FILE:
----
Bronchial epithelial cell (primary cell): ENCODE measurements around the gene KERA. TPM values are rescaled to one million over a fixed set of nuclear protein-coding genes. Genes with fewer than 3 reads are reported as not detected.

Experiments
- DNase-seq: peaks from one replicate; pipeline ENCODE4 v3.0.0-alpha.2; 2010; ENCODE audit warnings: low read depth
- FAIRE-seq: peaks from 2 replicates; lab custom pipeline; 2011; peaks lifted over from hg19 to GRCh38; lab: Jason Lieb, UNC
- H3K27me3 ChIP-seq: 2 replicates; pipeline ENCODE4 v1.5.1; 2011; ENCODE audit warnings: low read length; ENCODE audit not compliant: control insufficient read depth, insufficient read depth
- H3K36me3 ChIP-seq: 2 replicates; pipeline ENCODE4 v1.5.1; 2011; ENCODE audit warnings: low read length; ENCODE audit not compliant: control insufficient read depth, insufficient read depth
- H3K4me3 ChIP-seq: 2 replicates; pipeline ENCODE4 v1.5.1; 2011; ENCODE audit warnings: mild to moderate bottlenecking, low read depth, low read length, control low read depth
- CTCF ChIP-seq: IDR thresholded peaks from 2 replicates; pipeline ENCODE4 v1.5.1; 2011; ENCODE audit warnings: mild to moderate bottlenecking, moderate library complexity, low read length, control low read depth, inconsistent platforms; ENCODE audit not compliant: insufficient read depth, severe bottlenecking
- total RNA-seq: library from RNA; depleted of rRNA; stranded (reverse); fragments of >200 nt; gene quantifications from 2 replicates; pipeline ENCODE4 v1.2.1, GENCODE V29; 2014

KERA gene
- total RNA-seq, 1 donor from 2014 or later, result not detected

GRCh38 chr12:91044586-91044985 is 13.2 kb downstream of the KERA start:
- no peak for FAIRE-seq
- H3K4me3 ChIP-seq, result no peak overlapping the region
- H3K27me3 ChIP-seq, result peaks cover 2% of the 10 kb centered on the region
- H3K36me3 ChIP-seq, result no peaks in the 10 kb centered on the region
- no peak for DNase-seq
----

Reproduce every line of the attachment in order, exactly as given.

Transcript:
Bronchial epithelial cell (primary cell): ENCODE measurements around the gene KERA. TPM values are rescaled to one million over a fixed set of nuclear protein-coding genes. Genes with fewer than 3 reads are reported as not detected.

Experiments
- DNase-seq: peaks from one replicate; pipeline ENCODE4 v3.0.0-alpha.2; 2010; ENCODE audit warnings: low read depth
- FAIRE-seq: peaks from 2 replicates; lab custom pipeline; 2011; peaks lifted over from hg19 to GRCh38; lab: Jason Lieb, UNC
- H3K27me3 ChIP-seq: 2 replicates; pipeline ENCODE4 v1.5.1; 2011; ENCODE audit warnings: low read length; ENCODE audit not compliant: control insufficient read depth, insufficient read depth
- H3K36me3 ChIP-seq: 2 replicates; pipeline ENCODE4 v1.5.1; 2011; ENCODE audit warnings: low read length; ENCODE audit not compliant: control insufficient read depth, insufficient read depth
- H3K4me3 ChIP-seq: 2 replicates; pipeline ENCODE4 v1.5.1; 2011; ENCODE audit warnings: mild to moderate bottlenecking, low read depth, low read length, control low read depth
- CTCF ChIP-seq: IDR thresholded peaks from 2 replicates; pipeline ENCODE4 v1.5.1; 2011; ENCODE audit warnings: mild to moderate bottlenecking, moderate library complexity, low read length, control low read depth, inconsistent platforms; ENCODE audit not compliant: insufficient read depth, severe bottlenecking
- total RNA-seq: library from RNA; depleted of rRNA; stranded (reverse); fragments of >200 nt; gene quantifications from 2 replicates; pipeline ENCODE4 v1.2.1, GENCODE V29; 2014

KERA gene
- total RNA-seq, 1 donor from 2014 or later, result not detected

GRCh38 chr12:91044586-91044985 is 13.2 kb downstream of the KERA start:
- no peak for FAIRE-seq
- H3K4me3 ChIP-seq, result no peak overlapping the region
- H3K27me3 ChIP-seq, result peaks cover 2% of the 10 kb centered on the region
- H3K36me3 ChIP-seq, result no peaks in the 10 kb centered on the region
- no peak for DNase-seq